Nobody is perfect. But we each have qualities that make us better suited to certain endeavors. Our strengths and abilities are ever-evolving, and as you gain new experiences, you shape your view of what your personal strengths and weaknesses are. Here are a few suggestions on how to discover your strengths:
[bctt tweet="How to Discover Your Strengths and Leverage Them for Success, by @SarahSalbu" username="StartupInst"]
Put yourself out of your comfort zone—with gusto
The more you experience new things through travel, volunteering, networking and taking on new responsibilities at work, the more you're set up to interact with different people and learn more about what your strengths are. If you remain sedentary, you won’t learn what gets you fired-up and what you thrive at.
[bctt tweet="The more new things you experience, the more you learn about your strengths, says @SarahSalbu" username="StartupInst"]
For example, last year, I took on a new project to coordinate opening a retail location at a mall. Most of my professional experience had been in PR and marketing so I was a pathfinder not only for myself, but also for the company. It was a great learning experience because I learned about new aspects of the world of retail and property management and I found out that I derive a lot of satisfaction from building something tangible that impacted the business.
It’s important to take time to reflect on new experiences so you can dive into what, specifically, you excel at. Years ago, I attended a startup mentorship session and learned that I really enjoy contributing to small group collaborations, talking through solutions to marketing challenges, and making connections with founders and fellow marketers.[bctt tweet="Take time to reflect on your experiences to discover what you excel at, says @SarahSalbu" username="StartupInst"]
To build on my involvement in the extended tech community, I've pursued opportunities to teach Startup Institute workshops and write blog posts (like this one)—sharing my experiences and continuing my involvement. I’ve learned that you can’t be passive if you want to further develop your strengths—you have to put yourself out there by raising your hand and saying that you want to get involved.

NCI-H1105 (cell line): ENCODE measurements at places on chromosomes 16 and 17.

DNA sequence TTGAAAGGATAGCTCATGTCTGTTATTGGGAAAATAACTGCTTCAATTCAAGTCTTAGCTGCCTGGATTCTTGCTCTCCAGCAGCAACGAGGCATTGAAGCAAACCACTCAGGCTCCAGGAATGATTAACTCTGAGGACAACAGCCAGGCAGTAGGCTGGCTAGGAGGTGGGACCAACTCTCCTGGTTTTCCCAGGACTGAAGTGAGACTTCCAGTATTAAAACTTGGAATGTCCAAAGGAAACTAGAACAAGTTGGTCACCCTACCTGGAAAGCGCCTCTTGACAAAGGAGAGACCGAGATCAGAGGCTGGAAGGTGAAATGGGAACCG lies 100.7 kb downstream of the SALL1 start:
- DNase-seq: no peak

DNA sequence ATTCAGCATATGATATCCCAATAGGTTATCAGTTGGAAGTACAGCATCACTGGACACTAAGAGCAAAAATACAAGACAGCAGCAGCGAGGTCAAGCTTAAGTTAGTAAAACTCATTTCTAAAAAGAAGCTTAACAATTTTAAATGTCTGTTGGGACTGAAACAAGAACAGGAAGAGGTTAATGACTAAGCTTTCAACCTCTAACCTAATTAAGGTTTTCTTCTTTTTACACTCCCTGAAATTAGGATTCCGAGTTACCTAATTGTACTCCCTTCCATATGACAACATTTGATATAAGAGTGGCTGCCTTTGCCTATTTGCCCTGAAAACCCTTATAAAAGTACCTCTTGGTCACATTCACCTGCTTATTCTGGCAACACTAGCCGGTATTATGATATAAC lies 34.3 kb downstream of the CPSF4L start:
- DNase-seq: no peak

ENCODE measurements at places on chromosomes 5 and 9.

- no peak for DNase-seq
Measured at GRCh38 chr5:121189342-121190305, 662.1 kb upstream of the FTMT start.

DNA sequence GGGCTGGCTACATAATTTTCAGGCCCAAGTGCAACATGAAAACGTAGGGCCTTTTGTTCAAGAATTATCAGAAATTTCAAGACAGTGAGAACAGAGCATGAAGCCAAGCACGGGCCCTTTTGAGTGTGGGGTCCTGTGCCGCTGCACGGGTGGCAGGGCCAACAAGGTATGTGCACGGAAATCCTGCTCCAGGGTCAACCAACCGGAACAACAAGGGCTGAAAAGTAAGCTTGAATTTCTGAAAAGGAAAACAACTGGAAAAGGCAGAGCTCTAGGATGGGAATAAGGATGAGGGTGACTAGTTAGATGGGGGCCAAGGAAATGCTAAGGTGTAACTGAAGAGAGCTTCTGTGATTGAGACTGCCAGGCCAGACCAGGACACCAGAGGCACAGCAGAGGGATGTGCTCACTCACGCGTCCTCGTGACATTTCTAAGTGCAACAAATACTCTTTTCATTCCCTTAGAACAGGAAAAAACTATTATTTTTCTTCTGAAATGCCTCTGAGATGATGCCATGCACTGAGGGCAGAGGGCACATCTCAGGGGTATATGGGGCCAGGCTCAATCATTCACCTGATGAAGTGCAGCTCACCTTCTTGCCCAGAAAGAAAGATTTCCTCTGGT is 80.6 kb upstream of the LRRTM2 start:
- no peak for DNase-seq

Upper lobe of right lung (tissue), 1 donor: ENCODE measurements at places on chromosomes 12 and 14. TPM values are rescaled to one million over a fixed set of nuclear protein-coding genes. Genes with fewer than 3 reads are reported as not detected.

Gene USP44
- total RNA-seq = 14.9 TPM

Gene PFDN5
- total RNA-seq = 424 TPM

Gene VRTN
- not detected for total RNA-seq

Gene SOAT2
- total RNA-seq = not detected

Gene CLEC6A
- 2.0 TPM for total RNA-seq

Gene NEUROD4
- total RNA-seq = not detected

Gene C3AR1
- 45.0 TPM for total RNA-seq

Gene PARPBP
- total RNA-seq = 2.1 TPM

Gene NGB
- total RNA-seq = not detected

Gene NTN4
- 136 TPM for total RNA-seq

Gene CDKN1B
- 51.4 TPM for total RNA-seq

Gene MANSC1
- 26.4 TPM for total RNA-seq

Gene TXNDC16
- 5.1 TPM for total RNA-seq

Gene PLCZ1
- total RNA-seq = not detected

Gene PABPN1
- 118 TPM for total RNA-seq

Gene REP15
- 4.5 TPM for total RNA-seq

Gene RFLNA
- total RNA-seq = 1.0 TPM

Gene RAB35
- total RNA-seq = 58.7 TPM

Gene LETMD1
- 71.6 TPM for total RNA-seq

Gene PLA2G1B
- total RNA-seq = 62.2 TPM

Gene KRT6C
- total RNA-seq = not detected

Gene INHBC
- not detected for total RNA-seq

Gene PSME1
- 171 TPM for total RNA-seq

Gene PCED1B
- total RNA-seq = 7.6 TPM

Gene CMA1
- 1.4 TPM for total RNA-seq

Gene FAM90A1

On a personal side, explore places, events, and activities that are new to you. When I first moved to Boston, my parents visited and we decided to go to a comedy show. Well, that was that. I'm now hooked and frequently attend local shows. It adds a nice dynamic to my personal life and is fodder for discussions at work and networking events. Now I just need to build up the courage to get on stage—that’s really out of my comfort zone.[bctt tweet="You can’t be passive if you want to develop your strengths, says @SarahSalbu" username="StartupInst"]
Reflect on the environments that you thrive in
It’s important to think about your work environment and the aspects that make you feel like you are set up for success. It can be the team dynamic you thrive in or the responsibilities you enjoy most. Personally, I thrive best when I am able to regularly collaborate with others. Also, reflect on the aspects that don’t work well for you—can you change them? What is it about those aspects that make them so difficult?
Ask people you're close to in your network (trusted coworkers, classmates, friends, managers, parents, siblings, significant others) to share and discuss their observations. Ask for their feedback on where they think you thrive and seek specific examples. Is it a certain job responsibility or industry? My sister is a great example of this; she absolutely loves cosmetics and therefore continued to pursue a position in that industry. She shared this with our family and we reinforced her decision by encouraging her and pointing out why she is a great asset to that industry. Asking others close to you where they think you will thrive can help influence the projects and positions you pursue professionally that play to your strengths.[bctt tweet="Reflect on the environments you #thrive in, says @SarahSalbu" username="StartupInst"]
Share with others what you are good at
Don’t keep your strengths to yourself. When you identify areas that you excel in, look for opportunities to teach and share your skills with others. This will not only be a benefit to your peers and coworkers, but will also help you to solidify your expertise in these areas. For example, I’ve used Twitter to grow my professional network and recently I had an opportunity to share that experience with one of my coworkers. It was a great opportunity to reflect on the things I’ve learned through experience and it was great to help my coworker. [bctt tweet="When you identify areas you excel at, teach and share them with others, says @SarahSalbu" username="StartupInst"]
Keep track of your accomplishments
Come up with a means to keep track of your accomplishments so that you have a regular record of your work and progress. In the companies I’ve worked for, there have typically been monthly recaps to review with my manager. You can also do this in a journal and periodically look back on what you’ve worked on. This has been a great way to keep track of where you've excelled and where you have more work to do.
To discover what makes you awesome —because you are—put yourself out there, ask to get involved, ask for feedback, and don’t keep your strengths to yourself—share them with others.
[bctt tweet="To discover what makes you awesome, get involved, ask for feedback, share your skills—@SarahSalbu" username="StartupInst"]